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Depression and suicidal thoughts

Article providing practical advice on who can help if you or someone you care for expresses suicidal thoughts.
© University of Reading
It’s not uncommon for depressed teenagers to have thoughts about not wanting to live or about suicide, whether or not they intend to act on these thoughts – suicidal thoughts and suicidal behaviour can be symptoms of moderate to severe depression. These symptoms typically respond to proper treatment.
It’s important to help teenagers to talk to someone about their thoughts to ensure their safety. If you’re concerned then we suggest that you ask direct questions such as ‘Are you having thoughts about harming yourself in any way?’, ‘Do you have thoughts about not wanting to be alive?’.
In the UK, your first point of call for help would normally be your General Practitioner (or out of hours service) or local Accident and Emergency service. ChildLine who can be contacted on freephone number 0800 1111 and The Samaritans who can be contacted on freephone number 116 123 or via email which you can find on their contact us page, are another source of help based in the UK and Republic of Ireland. It’s important to note that both Samaritans and Childline are UK and Ireland based charities.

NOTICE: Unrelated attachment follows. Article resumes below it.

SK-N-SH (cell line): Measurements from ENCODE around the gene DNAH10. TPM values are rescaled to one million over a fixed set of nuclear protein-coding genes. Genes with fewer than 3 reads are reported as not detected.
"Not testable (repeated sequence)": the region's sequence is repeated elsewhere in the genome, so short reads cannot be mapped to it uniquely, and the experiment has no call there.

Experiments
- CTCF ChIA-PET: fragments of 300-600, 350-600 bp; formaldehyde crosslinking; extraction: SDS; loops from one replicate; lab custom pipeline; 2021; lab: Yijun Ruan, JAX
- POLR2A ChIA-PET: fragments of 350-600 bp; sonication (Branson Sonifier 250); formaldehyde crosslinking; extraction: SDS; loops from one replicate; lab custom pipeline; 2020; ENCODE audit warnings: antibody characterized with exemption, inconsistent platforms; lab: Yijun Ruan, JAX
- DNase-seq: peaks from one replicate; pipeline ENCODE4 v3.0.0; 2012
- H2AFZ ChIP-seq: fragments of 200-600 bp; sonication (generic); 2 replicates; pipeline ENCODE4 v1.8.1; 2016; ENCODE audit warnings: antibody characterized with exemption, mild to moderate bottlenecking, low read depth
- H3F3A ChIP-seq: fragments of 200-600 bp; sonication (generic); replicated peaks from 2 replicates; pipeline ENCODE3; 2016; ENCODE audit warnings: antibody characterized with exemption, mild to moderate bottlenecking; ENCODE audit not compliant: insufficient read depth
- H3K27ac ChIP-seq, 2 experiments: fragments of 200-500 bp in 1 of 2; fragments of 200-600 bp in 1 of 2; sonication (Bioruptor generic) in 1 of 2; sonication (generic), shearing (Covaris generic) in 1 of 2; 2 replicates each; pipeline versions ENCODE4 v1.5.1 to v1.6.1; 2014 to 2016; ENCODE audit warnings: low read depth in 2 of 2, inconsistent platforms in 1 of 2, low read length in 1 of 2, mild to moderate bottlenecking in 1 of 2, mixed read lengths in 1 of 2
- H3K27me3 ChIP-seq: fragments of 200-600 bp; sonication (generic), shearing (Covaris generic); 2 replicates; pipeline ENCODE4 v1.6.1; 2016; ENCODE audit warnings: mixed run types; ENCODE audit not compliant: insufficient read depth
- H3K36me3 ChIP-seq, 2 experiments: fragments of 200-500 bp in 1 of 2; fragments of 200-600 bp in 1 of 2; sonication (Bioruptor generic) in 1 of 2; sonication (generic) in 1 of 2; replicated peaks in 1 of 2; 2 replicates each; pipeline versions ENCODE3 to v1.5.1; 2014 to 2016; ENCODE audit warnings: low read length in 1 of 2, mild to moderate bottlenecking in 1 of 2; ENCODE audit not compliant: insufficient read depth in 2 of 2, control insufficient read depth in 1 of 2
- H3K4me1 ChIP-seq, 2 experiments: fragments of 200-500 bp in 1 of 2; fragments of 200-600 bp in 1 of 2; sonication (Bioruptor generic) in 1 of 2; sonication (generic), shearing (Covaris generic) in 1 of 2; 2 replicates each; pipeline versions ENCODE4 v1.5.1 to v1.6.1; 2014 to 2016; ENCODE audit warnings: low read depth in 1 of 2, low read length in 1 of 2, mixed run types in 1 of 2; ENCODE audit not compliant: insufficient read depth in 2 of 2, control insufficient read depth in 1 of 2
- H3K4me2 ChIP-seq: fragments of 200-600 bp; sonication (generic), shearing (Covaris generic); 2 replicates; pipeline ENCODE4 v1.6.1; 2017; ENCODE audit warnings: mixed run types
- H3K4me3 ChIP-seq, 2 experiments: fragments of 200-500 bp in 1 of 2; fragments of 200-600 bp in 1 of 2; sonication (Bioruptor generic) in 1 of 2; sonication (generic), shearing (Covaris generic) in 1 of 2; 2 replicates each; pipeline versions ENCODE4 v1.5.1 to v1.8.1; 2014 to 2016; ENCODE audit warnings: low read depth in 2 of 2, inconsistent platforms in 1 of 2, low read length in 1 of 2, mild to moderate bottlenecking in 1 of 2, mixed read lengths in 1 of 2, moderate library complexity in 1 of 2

Since 2003, Samaritans has been working with Befrienders Worldwide, a network of 400 international centres in 39 countries set up to help people who need emotional support, to talk about problems, in a confidential space. In order to find out if the scheme works in your country, please visit their website or more information.
Note for all adults supporting a young person with depression: It’s a myth that talking about suicide with someone who is very low and has thoughts about ending their life will increase the likelihood of suicide. Having this discussion may understandably make you nervous or anxious. However, seriously suicidal people make such comments for a variety of reasons – it’s extremely important to take these remarks seriously and help that person seek appropriate support and treatment. A person in crisis may not be aware that they are in need of help or be able to seek it on their own. They may also need to be reminded that effective treatment for depression is available, and that many people can very quickly begin to experience relief from depressive symptoms.
© University of Reading

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